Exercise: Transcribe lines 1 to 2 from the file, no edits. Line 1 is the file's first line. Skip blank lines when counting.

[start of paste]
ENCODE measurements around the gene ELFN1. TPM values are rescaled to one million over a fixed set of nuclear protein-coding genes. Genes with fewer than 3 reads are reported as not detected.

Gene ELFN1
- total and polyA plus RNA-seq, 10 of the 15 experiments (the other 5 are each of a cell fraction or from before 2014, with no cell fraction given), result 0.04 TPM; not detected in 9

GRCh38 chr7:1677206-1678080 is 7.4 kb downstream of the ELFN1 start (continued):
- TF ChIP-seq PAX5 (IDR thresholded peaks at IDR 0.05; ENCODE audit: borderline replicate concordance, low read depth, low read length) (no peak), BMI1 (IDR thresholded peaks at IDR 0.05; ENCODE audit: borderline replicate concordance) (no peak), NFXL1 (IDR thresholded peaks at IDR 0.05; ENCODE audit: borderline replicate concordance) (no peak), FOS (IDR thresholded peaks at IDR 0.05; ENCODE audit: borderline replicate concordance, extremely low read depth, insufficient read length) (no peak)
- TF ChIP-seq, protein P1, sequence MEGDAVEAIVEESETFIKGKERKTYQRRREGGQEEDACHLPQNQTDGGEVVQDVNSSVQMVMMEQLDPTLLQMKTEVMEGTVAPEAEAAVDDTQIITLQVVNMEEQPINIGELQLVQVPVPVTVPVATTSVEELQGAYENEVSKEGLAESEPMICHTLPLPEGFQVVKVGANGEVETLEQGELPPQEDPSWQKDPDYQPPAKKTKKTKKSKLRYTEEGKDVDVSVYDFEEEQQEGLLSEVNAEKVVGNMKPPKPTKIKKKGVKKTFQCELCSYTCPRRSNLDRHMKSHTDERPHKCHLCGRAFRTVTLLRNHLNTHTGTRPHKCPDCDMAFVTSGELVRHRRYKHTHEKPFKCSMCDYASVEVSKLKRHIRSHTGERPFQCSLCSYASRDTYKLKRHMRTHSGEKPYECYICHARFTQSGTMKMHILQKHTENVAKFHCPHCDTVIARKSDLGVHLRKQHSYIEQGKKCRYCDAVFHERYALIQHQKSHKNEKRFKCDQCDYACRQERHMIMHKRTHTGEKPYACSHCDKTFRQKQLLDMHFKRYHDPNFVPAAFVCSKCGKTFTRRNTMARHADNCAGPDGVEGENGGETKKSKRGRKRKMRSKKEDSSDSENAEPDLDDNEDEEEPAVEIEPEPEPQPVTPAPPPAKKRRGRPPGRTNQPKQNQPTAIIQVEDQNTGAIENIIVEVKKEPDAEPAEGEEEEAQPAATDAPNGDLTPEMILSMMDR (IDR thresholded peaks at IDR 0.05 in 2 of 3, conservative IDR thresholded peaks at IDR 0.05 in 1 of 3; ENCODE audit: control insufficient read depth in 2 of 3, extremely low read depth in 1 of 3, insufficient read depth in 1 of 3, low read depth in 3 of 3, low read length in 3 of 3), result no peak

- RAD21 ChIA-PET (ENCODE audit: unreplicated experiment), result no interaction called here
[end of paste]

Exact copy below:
ENCODE measurements around the gene ELFN1. TPM values are rescaled to one million over a fixed set of nuclear protein-coding genes. Genes with fewer than 3 reads are reported as not detected.

Gene ELFN1